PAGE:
Members of the Citizens’ Reconciliation Commission are moving forward in two complimentary directions. Some are returning to their communities to replicate the workshops and deepen the discussions with their communities, while others are working to organize workshops in the other five Atlantic coast provinces.

So let the word go out that despite the difficulties Colombians are continuing to proclaim that “steadfast love and faithfulness” are still alive here, and that one day “righteousness and peace will kiss.”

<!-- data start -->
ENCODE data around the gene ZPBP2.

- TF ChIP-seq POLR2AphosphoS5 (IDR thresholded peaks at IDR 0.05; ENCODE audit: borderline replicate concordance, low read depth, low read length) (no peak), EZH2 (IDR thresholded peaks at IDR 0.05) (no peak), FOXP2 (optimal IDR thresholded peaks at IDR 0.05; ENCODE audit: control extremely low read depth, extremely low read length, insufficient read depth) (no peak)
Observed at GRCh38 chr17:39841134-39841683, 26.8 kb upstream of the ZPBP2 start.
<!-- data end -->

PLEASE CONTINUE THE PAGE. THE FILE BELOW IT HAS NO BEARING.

2 comments:

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Anonymous said...

Thanks for this blog as I am trying to sort out the many groups and conflicts here. It seems that pretty much all the three major and dozens of minor guerilla groups gets funded through the drug trafficking business and wealthy druglords.

The citizens must find out how did the drug business get started in colombia or who is responsible for the assasination of Jorge in 1948 and starting the chain of violence?
http://en.wikipedia.org/wiki/Jorge_Eliecer_Gait%C3%A1n